No scientific study

- Councilor raises alarm on rise of herbal cure-all, calls for regulation

The city government is now training its sight on the proliferation of herbal supplements that claim to cure all kinds of ailments, a month after the annual celebration of Kidney Month.

At the weekly Pulong Pulong ni Pulong last Tuesday, Councilor Mary Joselle Villafuerte said that most advertisements by these companies promote herbal remedies based on anecdotal evidence not on scientific research by respected medical institutions.

Villafuerte chairs the council’s committee on health and will pass an ordinance to regulate the manufacture, selling and advertisement of herbal medicines and food supplements in the city.

The councilor pointed out that the government technically recognizes traditional medicine, especially with the passage of Republic Act 8423 or the Traditional and Alternative Medicine Act of 1997 but the tradition medicines have to undergo rigorous research and study by medical scientists.

The DOH even has a unit called the Philippine Institute for Traditional and Alternative Health Care (PITAHC), which outlines programs using treatments currently dubbed as traditional, such as the use of herbal medicine and other products.

Initially, there were 10 herbal medicines promoted by the DOH, which include akapulco, ampalaya, bawang, bayabas, lagundi, niyog-niyogan, pansit-pansitan, sambong, tsaang gubat, and yerba Buena.

However, Villafuerte said there was an alarming increase in the number of products that are peddled as “cures” to ailments even without undergoing a rigid scientific study over the past years.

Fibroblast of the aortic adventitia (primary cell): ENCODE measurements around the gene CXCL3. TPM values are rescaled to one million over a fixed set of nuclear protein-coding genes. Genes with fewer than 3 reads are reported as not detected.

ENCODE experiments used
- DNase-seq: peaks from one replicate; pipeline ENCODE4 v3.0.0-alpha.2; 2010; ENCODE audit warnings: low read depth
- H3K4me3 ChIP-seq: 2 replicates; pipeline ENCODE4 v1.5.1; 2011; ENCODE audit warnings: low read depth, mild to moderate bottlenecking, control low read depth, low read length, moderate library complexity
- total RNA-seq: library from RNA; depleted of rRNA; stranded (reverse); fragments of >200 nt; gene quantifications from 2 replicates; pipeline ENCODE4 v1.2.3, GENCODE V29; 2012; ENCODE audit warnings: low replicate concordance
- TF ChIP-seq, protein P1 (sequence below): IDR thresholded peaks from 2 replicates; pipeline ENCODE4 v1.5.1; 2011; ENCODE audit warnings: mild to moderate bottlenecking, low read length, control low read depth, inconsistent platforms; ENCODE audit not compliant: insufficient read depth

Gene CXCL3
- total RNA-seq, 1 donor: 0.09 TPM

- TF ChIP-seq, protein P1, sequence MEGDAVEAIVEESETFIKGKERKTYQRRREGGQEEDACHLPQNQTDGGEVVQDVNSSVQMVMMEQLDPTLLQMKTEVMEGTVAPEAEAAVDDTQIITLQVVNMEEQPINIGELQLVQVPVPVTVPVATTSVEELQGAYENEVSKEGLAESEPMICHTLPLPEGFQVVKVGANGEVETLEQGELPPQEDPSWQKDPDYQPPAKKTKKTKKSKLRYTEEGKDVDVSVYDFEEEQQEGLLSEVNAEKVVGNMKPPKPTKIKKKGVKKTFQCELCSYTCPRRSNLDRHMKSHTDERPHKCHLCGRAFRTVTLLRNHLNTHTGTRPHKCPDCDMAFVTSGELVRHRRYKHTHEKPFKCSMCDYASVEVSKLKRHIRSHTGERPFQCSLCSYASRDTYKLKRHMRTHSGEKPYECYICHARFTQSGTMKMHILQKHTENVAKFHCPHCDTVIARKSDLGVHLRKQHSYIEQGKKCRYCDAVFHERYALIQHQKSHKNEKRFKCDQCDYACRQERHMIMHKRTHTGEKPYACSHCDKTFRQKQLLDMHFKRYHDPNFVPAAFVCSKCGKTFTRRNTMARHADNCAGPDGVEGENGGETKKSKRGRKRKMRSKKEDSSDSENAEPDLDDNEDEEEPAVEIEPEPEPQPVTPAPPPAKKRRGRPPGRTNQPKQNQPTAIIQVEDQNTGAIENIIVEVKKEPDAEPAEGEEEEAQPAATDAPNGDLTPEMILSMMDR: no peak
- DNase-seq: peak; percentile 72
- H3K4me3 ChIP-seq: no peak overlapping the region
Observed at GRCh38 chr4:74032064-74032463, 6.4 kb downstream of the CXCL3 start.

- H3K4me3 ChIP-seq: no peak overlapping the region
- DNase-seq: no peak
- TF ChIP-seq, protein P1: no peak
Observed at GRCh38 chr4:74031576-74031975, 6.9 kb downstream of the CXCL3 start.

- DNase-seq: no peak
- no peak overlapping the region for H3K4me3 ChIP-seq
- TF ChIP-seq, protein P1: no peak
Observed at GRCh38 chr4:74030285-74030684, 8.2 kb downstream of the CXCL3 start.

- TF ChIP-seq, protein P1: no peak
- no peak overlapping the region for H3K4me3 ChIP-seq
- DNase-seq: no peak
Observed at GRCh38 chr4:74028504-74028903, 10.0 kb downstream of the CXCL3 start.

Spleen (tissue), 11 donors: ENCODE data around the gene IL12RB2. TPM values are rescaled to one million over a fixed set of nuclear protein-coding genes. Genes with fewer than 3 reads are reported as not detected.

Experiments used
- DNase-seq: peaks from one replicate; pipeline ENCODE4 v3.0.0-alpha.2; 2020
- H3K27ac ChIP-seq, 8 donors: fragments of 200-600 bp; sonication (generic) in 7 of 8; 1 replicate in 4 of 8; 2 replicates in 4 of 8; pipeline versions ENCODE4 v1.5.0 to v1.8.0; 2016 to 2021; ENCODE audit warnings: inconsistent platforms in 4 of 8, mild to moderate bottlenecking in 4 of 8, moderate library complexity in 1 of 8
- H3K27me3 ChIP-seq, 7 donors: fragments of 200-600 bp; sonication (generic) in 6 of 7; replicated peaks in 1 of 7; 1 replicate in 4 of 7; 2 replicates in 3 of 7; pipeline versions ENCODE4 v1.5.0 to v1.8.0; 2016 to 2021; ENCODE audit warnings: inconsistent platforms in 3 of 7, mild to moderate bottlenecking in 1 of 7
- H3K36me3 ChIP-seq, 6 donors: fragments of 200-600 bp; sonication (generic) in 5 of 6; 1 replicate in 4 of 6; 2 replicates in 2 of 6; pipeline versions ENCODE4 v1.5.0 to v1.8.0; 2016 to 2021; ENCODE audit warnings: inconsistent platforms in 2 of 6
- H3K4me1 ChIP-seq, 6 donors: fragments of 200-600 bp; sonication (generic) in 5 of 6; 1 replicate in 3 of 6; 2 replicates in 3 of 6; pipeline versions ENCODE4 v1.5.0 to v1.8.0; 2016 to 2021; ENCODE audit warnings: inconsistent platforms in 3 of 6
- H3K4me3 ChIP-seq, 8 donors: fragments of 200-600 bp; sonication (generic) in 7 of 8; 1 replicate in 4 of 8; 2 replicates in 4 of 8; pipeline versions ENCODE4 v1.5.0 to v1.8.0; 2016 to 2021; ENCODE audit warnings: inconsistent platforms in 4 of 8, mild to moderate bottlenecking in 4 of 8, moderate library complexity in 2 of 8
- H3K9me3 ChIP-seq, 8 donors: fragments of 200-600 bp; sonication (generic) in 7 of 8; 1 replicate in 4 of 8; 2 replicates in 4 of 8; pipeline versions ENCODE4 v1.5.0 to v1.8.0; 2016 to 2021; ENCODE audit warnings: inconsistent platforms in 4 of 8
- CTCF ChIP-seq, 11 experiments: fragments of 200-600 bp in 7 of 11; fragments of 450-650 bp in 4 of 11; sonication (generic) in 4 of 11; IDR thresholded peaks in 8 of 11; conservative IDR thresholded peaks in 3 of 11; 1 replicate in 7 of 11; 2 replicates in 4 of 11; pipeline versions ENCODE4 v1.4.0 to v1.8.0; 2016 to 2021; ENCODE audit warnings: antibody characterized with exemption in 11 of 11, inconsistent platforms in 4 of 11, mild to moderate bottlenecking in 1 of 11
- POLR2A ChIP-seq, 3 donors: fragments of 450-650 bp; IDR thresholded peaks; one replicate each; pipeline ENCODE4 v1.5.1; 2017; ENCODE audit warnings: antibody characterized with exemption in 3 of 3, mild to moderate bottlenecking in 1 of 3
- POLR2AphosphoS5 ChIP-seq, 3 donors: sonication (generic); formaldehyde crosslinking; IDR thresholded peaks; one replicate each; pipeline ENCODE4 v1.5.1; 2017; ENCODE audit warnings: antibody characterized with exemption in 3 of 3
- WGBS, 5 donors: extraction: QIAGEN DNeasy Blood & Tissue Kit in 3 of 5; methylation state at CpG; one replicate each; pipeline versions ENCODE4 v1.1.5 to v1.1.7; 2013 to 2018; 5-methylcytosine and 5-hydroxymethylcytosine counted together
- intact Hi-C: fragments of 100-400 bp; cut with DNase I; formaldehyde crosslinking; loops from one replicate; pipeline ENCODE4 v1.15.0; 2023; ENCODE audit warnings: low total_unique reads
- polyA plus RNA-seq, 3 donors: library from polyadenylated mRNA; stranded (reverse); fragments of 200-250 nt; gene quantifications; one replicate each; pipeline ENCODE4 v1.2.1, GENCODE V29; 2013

“All these have claims of curing different diseases but these actually bear the label of ‘no approved therapeutic claims’ on their packages or bottles,” Villafuerte said.

This disclaimer is issued by the Food and Drug Administration.

Doctors have noticed a rise in the incidence of symptoms associated with kidney disease, Villafuerte said.

There is a need to study the effect of these herbal concoctions to people who have existing ailments, as well as patients who were taking other medicines along with the herbal supplements.

For the study to be conducted, the councilor said “we need to select people who are at risk of developing side effects or toxicity. We have to know if it has interactions with the other medicines that our patients are taking, and if these are suitable to those with other co-existing diseases.”

Nephrologist Vida Acosta Villanueva, in an interview, said that they have found increased levels of creatinine in some patients taking some herbal supplements.

However, she said it was difficult to zero in on the drugs as the cause of kidney diseases, citing that the patients may have other chronic diseases.

“We noted increase in level of creatinine in some patients taking these (herbal supplements),” she said.

The Philippine Nephrological Society is still drafting its official statement, Villanueva said.

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